And today in Laravel-land, how to take fluent APIs to the utmost consequences.

Better...? Seriously? All your lines got longer and you know have closures to run.

  • 2
    Um. Pass?
  • 1
    Did they have any explanation? Seems like utter bullcrap
  • 1
    Yeah, although it's awesome to have these methods available on the eloquent models, this looks like overkill.
  • 1
    i've used this just because Laravel people said its right way, they say the only advantage is passing the parameters... which was not the problem in the first place...
  • 1
    what makes me furious about laravel is how they assumed all php devs uses this format of braces

    public function foo()




    i'm so furious!.
  • 3
    As a laravel dev, I can disagree that it makes it less readable. It is a specific tool that you might apply only as needed, for example when filtering a lot of data. I've built the shop metadata filters with these and it worked perfectly, especially when I had to allow one to be selected if the other is preset.

    Of course, as with everything in Laravel - it's up to you to decide if you need it. Suggestions are good as they might show something that you've missed :)
  • 0
    @potata would you clarify how bulkier code makes for more readability?

    I mean, you're plainly replacing standard control structures (if/else) by convoluted closures. This is much worse if you ever need an extra variable inside the query you're making - i.e. you must set your closure to "use" extra things. ugh.

    It MAY make sense when arrow functions arrive on PHP, but we're a bit far from that, yet. And this is not even a new concept on Laravel, to say they're "anticipating" something.
  • 0
    @elitedawn sorry, but not sorry. This ain't Laravel fault, this was decided by a body of decision-making PHP "elite", including a bunch of standard frameworks (www.php-fig.org). If you're new to PHP or have been living in a cave for the past years, it's called PSR-2, check an example of its styling rules here: http:///www.php-fig.org/psr/...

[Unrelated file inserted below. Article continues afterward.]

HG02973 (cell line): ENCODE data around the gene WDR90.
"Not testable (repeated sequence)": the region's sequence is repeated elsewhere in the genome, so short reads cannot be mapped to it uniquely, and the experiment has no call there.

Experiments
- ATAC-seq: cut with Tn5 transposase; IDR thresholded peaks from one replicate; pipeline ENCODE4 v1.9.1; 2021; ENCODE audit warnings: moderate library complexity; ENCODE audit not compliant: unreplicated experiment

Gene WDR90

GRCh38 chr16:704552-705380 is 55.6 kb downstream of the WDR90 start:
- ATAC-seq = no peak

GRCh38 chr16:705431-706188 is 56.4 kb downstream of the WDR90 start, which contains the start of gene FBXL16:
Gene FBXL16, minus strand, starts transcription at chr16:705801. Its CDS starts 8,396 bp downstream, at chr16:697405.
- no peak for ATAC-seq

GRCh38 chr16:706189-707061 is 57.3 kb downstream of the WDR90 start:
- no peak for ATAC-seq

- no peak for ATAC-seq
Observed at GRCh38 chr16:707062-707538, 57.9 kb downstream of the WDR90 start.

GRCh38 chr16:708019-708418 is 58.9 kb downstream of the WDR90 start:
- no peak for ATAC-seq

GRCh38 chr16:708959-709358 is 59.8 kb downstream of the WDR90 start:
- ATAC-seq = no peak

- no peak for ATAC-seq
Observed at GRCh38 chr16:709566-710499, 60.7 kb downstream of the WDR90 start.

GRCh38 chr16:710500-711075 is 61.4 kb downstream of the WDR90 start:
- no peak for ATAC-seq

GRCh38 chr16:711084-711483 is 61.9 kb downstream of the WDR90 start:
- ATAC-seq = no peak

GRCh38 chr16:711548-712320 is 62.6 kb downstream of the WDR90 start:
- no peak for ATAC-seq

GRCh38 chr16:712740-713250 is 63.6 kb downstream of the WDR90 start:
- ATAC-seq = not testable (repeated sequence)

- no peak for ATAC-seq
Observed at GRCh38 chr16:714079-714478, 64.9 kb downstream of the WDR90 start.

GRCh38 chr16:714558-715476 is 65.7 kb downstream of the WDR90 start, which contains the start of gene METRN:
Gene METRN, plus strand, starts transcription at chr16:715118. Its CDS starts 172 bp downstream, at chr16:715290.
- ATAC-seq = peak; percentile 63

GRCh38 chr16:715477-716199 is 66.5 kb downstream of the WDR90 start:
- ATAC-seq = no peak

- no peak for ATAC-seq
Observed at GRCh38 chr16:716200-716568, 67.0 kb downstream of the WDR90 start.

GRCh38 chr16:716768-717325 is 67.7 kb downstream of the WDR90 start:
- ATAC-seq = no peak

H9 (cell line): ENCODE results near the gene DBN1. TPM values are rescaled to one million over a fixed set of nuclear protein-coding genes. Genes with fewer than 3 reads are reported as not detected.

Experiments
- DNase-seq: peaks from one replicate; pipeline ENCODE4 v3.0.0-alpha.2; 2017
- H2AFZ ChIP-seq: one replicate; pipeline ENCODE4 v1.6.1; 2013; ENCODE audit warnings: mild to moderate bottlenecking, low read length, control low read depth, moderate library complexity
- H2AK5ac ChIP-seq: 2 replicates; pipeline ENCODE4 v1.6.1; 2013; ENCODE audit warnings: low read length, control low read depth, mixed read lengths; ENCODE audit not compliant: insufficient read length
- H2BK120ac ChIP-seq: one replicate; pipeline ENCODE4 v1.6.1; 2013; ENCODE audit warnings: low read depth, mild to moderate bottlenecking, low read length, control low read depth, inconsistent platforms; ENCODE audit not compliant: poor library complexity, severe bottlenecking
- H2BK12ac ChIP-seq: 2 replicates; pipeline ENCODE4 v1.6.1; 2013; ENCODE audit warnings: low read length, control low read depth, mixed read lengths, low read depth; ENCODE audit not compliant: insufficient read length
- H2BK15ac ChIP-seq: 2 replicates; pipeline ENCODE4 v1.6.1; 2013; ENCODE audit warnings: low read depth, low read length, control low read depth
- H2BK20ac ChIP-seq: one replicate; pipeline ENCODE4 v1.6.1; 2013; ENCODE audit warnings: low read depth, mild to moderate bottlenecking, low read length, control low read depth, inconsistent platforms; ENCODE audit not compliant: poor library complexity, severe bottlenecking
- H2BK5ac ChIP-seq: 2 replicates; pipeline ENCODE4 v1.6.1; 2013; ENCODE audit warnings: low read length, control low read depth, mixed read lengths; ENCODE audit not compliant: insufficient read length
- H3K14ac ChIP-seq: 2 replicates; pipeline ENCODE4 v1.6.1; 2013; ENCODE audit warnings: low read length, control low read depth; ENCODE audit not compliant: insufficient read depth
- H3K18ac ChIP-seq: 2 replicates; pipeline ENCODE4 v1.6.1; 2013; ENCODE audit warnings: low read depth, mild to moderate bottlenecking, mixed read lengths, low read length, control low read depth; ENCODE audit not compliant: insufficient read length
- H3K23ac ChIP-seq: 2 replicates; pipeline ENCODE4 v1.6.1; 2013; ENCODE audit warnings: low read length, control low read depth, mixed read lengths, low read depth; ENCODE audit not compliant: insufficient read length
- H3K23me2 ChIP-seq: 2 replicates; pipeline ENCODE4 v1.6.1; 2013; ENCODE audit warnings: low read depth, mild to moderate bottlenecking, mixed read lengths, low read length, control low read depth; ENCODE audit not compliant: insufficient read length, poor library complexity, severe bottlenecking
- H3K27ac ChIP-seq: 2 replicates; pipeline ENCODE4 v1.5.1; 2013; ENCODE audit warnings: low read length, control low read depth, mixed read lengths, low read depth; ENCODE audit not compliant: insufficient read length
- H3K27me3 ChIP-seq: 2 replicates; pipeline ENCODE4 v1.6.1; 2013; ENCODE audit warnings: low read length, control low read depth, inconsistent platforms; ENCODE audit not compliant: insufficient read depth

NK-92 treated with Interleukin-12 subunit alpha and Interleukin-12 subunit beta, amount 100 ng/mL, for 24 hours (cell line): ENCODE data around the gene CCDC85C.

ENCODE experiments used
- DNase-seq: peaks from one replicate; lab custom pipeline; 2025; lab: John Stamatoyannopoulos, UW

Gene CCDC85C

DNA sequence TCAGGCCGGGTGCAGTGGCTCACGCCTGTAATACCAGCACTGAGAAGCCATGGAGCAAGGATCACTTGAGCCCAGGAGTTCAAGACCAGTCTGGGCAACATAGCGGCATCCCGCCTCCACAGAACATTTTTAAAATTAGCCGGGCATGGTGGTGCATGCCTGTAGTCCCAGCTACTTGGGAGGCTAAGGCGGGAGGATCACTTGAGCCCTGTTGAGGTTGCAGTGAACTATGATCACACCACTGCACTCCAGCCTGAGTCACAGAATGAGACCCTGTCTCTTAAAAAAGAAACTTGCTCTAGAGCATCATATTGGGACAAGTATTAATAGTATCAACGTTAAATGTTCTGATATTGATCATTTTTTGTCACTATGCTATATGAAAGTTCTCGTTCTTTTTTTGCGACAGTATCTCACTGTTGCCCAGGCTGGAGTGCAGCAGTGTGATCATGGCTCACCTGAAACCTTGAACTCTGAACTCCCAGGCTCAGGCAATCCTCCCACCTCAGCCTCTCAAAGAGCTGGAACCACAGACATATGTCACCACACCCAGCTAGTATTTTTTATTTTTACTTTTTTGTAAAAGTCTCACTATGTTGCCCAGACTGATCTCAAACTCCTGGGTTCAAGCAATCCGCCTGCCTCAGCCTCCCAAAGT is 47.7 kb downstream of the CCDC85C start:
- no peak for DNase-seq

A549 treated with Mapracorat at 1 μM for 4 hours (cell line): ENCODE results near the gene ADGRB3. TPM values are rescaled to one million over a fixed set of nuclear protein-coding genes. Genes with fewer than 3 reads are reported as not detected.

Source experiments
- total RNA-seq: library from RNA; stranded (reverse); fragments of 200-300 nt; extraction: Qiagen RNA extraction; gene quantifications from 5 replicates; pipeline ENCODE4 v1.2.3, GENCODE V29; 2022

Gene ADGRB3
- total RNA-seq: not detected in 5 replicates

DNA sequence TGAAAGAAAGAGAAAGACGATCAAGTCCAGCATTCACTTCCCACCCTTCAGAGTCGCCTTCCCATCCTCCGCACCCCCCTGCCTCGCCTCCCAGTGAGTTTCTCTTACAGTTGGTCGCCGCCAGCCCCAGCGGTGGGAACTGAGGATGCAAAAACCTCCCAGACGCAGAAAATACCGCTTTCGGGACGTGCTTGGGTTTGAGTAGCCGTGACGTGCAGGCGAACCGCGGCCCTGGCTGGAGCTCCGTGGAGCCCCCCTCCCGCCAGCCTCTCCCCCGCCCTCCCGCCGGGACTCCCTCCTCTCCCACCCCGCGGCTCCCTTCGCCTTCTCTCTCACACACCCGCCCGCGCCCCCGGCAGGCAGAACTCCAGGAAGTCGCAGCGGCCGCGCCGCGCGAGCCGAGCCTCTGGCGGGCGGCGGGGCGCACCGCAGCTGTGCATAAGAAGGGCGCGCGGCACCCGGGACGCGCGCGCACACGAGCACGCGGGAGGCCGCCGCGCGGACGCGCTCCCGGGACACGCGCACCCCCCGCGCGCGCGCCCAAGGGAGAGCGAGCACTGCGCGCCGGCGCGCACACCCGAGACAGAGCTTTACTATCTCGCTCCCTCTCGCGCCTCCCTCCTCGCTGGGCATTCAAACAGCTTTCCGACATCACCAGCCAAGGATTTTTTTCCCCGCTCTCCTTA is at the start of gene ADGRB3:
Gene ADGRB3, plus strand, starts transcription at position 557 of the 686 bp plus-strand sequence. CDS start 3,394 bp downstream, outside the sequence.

• 1
    @igorsantos07 You see, it really depends. For me, a bulky code is symfony doctrine ORM but for them - our Laravel Eloquent is bulky as hell.

    So, keep that perspective in mind.

    Now, how does the logic extend? Well, if you are writing everything on a single file and single method - yes, if's are great, and might not be too bulky but I personally love to add each condition as a Scope in the model itself, so my query looks like this:

    Which in the model translates to a simple scoped $q->when($condition, function() {} );

    And that is how I create readable code.

    On the other hand, having whens - alow you to follow a DATABASE logic, rather than being separated by if's/elses, so that's personal preference what you want :)
  • 0
    @potata hmmmmmm got it. So what I posted was pretty much a dirty example, with a bad use-case, I guess.

    Nonetheless, when() is going to be quite better with arrow functions from PHP 7.4!
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